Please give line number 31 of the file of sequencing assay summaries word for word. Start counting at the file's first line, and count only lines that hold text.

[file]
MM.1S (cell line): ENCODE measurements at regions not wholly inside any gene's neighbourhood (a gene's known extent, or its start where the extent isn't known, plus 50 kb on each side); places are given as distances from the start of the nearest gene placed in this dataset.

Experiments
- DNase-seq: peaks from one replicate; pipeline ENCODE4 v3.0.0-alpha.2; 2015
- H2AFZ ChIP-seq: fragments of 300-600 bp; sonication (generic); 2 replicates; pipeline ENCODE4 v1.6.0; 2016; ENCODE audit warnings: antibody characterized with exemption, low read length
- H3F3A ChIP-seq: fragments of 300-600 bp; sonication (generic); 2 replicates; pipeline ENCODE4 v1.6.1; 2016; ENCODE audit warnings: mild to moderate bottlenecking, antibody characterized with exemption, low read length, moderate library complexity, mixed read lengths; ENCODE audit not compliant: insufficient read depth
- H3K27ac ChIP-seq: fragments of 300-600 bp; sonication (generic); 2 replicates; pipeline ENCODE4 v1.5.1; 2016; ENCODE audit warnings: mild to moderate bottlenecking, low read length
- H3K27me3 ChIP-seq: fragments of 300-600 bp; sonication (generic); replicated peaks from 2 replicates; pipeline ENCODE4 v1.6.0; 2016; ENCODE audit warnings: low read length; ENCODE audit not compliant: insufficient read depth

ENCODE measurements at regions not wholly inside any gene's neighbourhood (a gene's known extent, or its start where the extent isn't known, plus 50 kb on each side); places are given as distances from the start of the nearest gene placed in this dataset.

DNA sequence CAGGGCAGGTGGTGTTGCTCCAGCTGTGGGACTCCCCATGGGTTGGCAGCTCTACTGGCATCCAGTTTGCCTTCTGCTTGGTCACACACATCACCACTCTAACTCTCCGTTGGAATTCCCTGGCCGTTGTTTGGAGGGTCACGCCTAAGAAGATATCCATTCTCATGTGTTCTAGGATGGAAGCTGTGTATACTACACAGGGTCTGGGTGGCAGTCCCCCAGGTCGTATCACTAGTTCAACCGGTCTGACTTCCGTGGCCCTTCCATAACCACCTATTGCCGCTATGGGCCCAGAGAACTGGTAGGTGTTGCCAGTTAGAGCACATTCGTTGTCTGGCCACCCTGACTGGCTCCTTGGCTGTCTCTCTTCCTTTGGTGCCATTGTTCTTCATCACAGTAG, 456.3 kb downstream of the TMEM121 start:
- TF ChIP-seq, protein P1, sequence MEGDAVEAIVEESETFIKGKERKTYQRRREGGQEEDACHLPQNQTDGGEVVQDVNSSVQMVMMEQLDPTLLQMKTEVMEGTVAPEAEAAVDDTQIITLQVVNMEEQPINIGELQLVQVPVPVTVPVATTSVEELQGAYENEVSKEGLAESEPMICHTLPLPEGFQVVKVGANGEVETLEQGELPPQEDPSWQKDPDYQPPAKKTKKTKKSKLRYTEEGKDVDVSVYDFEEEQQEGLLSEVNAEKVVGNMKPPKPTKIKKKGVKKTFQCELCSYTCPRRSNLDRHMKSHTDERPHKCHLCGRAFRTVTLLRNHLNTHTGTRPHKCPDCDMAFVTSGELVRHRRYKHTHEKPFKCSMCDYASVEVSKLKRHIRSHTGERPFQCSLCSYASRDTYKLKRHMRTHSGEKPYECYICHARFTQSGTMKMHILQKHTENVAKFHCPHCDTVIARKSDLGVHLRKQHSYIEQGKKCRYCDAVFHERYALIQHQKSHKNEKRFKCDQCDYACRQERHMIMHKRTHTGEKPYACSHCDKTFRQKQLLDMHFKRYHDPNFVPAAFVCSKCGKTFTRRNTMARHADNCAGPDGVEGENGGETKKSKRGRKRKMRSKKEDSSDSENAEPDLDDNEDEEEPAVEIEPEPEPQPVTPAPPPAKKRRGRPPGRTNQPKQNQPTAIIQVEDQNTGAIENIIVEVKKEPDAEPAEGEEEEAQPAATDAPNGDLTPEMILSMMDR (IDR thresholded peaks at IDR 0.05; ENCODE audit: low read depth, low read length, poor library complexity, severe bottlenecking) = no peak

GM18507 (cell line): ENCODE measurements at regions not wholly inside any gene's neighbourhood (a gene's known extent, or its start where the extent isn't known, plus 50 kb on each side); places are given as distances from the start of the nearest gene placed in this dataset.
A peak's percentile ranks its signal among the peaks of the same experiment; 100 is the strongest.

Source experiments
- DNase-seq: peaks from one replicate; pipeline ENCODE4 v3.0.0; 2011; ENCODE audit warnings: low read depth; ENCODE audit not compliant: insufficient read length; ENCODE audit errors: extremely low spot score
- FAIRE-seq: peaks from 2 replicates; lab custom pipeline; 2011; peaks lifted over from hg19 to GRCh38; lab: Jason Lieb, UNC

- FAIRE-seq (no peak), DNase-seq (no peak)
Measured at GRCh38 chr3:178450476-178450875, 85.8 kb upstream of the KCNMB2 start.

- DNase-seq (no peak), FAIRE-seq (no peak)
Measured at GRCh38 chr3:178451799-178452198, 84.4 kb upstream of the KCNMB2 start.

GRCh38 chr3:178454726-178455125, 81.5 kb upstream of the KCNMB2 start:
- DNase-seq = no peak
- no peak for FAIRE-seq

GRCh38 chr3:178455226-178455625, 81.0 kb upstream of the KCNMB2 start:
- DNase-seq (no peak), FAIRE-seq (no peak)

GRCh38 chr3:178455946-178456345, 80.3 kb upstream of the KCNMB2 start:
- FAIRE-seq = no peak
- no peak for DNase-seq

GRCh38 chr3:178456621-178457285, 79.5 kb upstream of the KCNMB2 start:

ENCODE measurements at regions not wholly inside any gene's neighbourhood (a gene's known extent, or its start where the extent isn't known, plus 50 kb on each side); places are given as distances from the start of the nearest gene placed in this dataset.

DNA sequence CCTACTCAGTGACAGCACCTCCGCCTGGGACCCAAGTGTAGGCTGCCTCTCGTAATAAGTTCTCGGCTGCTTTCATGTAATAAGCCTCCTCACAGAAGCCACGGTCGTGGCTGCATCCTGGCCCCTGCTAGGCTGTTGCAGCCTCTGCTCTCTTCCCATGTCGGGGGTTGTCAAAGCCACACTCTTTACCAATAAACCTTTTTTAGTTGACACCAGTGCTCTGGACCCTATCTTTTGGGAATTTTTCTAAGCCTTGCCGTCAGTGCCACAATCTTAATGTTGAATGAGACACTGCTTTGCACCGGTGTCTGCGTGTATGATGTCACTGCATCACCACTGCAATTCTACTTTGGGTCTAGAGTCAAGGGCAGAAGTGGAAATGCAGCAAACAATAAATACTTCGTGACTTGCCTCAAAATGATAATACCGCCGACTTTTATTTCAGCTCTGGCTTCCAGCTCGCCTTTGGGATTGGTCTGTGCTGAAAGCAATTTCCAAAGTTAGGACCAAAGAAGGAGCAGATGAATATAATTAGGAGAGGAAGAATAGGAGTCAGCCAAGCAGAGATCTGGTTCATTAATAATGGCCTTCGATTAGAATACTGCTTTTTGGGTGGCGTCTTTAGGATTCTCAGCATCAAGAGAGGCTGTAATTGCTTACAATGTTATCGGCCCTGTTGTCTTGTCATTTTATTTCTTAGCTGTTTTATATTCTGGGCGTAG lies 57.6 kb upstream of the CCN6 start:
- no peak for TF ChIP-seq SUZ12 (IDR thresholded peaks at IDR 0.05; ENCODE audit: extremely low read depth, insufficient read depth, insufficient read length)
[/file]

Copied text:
- no peak for TF ChIP-seq SUZ12 (IDR thresholded peaks at IDR 0.05; ENCODE audit: extremely low read depth, insufficient read depth, insufficient read length)